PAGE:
Film, Video Haying Season (ca. 1945) (part 1 of 3)
About this Item
- Haying Season (ca. 1945) (part 1 of 3)
- Contributor Names
- Stewart, Leslie J. (Narrator)
- Kaser, Brad (Narrator)
- Stewart, Leslie J. (Interviewer)
- Created / Published
- ca. 1945
- Subject Headings
- - Landscapes
- - Ninety-Six Ranch
- - Activities
- - Haying
- - Hay derricks
- - Haying crews
- - Mowing
- - Ethnography
- - Motion Pictures
- Motion Pictures
- - Les Stewart's (and grandson Brad Kaser's) narration [NV82-CF-R1 and R5], recorded on 82/07/07 by Margaret Purser and Carl Fleischhauer, describes the footage that he filmed in the mid1940s which documents the haying process on the 96 Ranch at the time.
- - Les's footage of haying in this video clip testifies to his sensibility and skill as a documentary filmmaker. The film, originally made ca. 1945, indicates his concern that every process step be included and his understanding that the work event includes the arrival of the workers, the preparation and setup of equipment, and the meal that marks the midpoint of the day.
- - The era following World War II was the time of transition from horse-drawn to motor-driven machinery. This is clearly evident in Les's film of winter feeding, where both teams and tractors are employed, as in video selection . In the footage of haying, some horse-drawn equipment, including the derrick itself, has simply been attached to a tractor. Mechanization of this sort does not offer much of a reduction in labor; the next generation of machines, designed to work with motors, enabled ranchers to cut back on hired help.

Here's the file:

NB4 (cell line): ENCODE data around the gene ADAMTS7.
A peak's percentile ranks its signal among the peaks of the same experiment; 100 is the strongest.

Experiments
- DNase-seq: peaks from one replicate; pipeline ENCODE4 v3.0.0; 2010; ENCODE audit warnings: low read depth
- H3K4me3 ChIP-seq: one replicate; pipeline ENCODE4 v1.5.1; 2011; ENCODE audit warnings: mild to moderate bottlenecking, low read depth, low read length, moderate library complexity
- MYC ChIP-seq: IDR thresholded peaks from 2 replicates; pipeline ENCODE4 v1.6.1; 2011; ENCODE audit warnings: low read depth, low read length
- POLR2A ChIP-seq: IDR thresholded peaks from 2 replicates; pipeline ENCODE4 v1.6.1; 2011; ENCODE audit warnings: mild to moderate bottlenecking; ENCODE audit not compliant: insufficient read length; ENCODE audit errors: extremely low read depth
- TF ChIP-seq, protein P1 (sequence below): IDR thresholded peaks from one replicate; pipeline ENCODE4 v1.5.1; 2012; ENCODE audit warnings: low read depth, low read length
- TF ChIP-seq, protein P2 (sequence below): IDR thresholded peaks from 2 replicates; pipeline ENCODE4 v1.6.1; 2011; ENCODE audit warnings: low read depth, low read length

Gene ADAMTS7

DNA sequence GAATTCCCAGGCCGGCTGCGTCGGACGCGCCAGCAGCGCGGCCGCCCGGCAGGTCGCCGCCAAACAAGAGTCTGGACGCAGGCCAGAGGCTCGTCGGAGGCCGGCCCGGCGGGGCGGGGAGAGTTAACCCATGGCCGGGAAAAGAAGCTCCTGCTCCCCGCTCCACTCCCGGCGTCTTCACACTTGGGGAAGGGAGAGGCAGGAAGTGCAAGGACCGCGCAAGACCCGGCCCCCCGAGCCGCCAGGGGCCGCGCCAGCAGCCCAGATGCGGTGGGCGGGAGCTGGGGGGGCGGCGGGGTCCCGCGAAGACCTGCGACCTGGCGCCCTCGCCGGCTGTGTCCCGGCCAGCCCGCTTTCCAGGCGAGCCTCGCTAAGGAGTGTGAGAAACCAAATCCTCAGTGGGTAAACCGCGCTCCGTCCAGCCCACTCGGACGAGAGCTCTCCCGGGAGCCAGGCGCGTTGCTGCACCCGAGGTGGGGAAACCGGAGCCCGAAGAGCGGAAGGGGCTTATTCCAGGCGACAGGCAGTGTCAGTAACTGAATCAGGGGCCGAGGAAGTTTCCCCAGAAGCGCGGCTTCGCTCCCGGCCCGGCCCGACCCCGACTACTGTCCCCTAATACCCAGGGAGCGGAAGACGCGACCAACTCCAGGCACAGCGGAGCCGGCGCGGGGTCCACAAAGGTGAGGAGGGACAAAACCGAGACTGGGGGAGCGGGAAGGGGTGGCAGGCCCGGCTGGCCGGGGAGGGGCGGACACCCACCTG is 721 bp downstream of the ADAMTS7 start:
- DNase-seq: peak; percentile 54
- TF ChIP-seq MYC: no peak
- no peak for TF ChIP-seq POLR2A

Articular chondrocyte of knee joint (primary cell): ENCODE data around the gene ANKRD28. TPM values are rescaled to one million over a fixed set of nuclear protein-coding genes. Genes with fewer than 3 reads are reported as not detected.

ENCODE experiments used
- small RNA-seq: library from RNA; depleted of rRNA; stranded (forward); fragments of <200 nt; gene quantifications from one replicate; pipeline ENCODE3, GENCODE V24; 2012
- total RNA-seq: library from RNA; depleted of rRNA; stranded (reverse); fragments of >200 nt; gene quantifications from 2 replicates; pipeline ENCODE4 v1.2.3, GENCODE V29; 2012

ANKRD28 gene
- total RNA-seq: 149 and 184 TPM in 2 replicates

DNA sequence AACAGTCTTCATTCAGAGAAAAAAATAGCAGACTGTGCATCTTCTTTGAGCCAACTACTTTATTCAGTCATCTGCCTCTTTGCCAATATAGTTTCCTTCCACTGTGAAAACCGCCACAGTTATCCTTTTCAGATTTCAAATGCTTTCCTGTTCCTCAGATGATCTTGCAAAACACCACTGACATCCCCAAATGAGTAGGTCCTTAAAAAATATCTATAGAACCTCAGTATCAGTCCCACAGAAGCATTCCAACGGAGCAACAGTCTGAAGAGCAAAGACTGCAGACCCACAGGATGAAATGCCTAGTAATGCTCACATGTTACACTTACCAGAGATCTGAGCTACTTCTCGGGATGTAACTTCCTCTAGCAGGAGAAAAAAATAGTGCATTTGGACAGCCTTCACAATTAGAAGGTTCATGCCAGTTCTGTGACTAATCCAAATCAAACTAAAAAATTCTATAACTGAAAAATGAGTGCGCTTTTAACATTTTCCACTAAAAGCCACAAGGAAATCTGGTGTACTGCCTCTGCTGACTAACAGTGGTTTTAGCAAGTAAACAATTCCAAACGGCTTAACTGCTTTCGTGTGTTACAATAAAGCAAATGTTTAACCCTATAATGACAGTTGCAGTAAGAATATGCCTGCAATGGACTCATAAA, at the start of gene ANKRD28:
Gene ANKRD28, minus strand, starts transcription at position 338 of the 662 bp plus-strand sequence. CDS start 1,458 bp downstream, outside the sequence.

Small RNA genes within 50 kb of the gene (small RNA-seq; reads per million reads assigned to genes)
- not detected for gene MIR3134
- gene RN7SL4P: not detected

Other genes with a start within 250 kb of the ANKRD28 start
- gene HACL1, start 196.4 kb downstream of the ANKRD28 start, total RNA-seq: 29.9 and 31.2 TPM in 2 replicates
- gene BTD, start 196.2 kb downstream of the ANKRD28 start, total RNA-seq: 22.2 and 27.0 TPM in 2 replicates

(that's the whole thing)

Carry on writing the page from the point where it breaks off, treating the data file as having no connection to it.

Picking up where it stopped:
- - Les's narration explains how the work is organized and directed. In the opening section of the video, he notes that scheduling haying between major holidays reduces the likelihood of losing the crew to celebratory drunkenness. The hierarchy of workers is implied in his comments about the lead mower and the stack boss. Les also tells how members of the mowing crew would criticize each other for failures to execute the work properly.
- - The stacking crew also exercised self-discipline through verbal exchanges in a competitive work environment. In remarks not included in this soundtrack, Les said that if one corner of the neat, box-like stack were to collapse due to a stacker's poor craftsmanship, the crew would "whoop and holler and embarrass the poor guy to death."
- - The haying crew posing for the group portrait shown here numbers eleven. In 1983, Les could still recall many of the men's names: from the left are Raymond Arriola, Frank Sellers, an unidentified Indian, George Morrel, Bias Urrieta, Gus Ramasco, an unidentified Indian, Stanley Smart, Arthur Horn, Albert Skedaddle, and an unidentified man. The stackers in the Ninety-Six's crew were Northern Paiute Indians. Les said that they were better at the work than whites, an idea echoed in Stanley Smart's comments in audio selection . When mowing and stacking occurred simultaneously, the number of men in a derrick-era hay crew might total eighteen or twenty. The mowing crew would consist of about five men on mowing machines and one or two men operating buck rakes. There might be one or two more men supporting this crew and yarding the hay, pushing it to a location convenient for the subsequent stacking operation. The stacking crew included five or six stackers on top; two net tenders and a tractor driver (or teamster) on the ground; and two buck rake men to move hay onto the net.